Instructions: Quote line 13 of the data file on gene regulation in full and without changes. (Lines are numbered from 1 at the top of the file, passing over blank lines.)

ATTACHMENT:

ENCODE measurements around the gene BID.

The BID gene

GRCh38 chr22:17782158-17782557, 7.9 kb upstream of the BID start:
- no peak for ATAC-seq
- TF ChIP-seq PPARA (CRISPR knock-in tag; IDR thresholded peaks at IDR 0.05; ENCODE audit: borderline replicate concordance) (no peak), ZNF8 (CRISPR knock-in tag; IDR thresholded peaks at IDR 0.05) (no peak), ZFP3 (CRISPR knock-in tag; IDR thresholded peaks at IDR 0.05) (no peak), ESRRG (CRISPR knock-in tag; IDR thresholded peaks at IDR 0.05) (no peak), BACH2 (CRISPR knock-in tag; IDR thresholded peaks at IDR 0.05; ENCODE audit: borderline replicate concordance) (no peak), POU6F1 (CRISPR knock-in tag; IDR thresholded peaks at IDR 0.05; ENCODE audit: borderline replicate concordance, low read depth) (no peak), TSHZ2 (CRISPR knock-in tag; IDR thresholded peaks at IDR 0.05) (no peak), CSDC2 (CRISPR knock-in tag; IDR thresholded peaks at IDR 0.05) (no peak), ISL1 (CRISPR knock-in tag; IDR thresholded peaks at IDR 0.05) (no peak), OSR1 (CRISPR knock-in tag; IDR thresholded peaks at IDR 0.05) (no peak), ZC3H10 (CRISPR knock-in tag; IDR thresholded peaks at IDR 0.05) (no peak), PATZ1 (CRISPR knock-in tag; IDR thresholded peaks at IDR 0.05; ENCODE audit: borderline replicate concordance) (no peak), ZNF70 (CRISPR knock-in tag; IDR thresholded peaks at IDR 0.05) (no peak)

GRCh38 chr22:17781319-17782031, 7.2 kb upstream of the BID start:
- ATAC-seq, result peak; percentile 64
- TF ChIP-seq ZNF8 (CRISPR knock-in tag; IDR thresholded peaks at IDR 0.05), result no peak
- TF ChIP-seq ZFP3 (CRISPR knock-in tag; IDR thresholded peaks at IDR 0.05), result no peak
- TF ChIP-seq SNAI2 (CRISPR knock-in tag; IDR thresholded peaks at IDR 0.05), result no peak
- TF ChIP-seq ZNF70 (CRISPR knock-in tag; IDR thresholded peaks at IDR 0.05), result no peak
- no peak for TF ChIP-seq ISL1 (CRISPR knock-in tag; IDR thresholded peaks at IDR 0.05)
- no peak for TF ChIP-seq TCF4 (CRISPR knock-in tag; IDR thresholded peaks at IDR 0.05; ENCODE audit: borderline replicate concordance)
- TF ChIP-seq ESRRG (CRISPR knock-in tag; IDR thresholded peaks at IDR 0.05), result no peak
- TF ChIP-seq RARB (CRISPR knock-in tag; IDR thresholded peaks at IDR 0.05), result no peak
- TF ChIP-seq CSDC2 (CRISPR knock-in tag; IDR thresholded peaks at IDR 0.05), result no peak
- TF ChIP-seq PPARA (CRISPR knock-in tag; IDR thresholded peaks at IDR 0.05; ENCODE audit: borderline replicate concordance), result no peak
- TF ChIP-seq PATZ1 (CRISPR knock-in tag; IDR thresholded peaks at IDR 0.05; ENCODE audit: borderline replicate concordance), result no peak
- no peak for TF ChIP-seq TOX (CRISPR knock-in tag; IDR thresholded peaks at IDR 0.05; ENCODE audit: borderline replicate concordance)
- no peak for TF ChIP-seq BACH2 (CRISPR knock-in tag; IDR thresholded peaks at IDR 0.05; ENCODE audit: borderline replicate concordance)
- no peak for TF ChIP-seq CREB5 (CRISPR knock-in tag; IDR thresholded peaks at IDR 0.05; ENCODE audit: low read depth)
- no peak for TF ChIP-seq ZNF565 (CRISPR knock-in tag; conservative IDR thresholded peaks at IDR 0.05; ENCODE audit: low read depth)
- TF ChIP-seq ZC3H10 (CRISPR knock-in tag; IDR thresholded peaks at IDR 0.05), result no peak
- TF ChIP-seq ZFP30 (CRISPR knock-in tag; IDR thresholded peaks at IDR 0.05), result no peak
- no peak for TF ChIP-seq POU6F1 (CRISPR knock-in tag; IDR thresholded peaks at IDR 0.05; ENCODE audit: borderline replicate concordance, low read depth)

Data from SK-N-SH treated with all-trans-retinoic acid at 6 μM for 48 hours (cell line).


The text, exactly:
- no peak for TF ChIP-seq TCF4 (CRISPR knock-in tag; IDR thresholded peaks at IDR 0.05; ENCODE audit: borderline replicate concordance)